Mr Yeong Zee Kin holds a Master of Laws from Queen Mary University of London and completed his undergraduate law degree at the National University of Singapore. His experience as a Technology, Media and Telecommunications lawyer spans both the private and public sectors. He has spoken and published in areas relating to electronic evidence and intellectual property, as well as legal issues relating to Blockchain and AI deployment.
Zee Kin is an internationally recognized expert on AI ethics. He spearheaded the development of Singapore’s Model AI Governance Framework, which won the UNITU WSIS Prize in 2019. He is currently a member of the OECD Network of Experts on AI (ONE AI). In 2019, he was a member of the AI Group of Experts at the OECD (AIGO), which developed the OECD Principles on AI. These principles have been endorsed by the G20 in 2019. He was also an observer participant at the European Commission’s High-Level Expert Group on AI, which fulfilled its mandate in June 2020
Zee Kin is also a well-regarded expert on data privacy issues. He has contributed to publications on legal issues relating to data privacy and has spoken at many well-recognised international and domestic platforms on this topic.
In this interview, Zee Kin shares his insights on the legal challenges in the Era of Advanced AI
Zee Kin highlighted that with the latest AI innovations, the responsibility and legal issues remain largely consistent, but the tools and technology introduce different challenges.
For instance, he shared that such concerns around content, child protection, intermediary behavior, data security, data protection, and cybercrime remain, while challenges such as detection of fake content has intensified due to increased tool accessibility and the scalability of threats.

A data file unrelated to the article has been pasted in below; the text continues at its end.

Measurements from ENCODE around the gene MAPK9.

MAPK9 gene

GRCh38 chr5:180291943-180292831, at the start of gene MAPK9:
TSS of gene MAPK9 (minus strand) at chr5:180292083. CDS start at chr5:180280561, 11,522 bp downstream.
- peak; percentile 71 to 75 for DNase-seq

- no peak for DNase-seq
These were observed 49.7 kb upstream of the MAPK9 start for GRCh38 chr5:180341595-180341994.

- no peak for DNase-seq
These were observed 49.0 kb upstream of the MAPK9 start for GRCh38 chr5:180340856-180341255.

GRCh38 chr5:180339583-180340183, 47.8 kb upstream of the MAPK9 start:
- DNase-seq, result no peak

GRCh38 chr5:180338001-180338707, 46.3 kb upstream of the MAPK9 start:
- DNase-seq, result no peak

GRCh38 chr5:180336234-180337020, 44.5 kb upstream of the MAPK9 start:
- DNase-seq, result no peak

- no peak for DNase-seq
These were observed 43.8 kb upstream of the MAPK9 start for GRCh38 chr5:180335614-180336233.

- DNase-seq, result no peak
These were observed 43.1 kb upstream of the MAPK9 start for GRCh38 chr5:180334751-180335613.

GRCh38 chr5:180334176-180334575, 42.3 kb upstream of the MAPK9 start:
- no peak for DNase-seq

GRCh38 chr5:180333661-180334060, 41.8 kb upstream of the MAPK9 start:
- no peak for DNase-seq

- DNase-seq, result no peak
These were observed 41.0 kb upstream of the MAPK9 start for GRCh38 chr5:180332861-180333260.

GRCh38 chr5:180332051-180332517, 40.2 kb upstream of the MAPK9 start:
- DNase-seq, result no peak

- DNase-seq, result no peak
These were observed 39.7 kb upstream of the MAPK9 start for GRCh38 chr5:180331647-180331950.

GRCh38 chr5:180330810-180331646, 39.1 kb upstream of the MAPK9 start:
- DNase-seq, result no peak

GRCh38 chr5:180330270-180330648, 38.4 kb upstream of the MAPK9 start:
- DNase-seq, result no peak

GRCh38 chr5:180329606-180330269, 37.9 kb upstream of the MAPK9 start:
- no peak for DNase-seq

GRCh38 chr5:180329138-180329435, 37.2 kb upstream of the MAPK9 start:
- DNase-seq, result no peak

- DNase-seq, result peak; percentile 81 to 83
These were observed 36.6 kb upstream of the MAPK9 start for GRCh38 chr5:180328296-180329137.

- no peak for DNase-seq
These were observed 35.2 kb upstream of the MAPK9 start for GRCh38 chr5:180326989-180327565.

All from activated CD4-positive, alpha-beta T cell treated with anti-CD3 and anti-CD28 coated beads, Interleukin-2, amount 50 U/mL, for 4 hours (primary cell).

Referring to the “Getty vs. Stability AI” case, he shared that the interesting question is the use of copyrighted data to train AI models – which is not new, and the key is to establish a proper legal basis for using such data. Data lineage and the provenance of data have always been important in legal contexts.
He also noted that these concerns have also surfaced during the recent governmental responses around the world to the latest AI innovations.
Zee Kin also highlighted the challenges with defining terms such as “fairness,” “transparency,” and “repeatability” – varies by context, where expectations and priorities for AI differ based on its use, such as safety and predictability in medicine, and bias and fairness in personal data applications.
Repeatability poses an additional challenge in Generative AI because every iteration of an image or summary will vary (**owing to Generative AI’s statistical predictive nature).
Zee Kin also shares his views of AI’s impact on job security, nothing that there will be emerging opportunities for lawyers to use AI tools for efficiency and error reduction.
Recorded at TechLaw Fest 2023, 21st Sept 2023, 3.30pm, Marina Bay Sands, Singapore.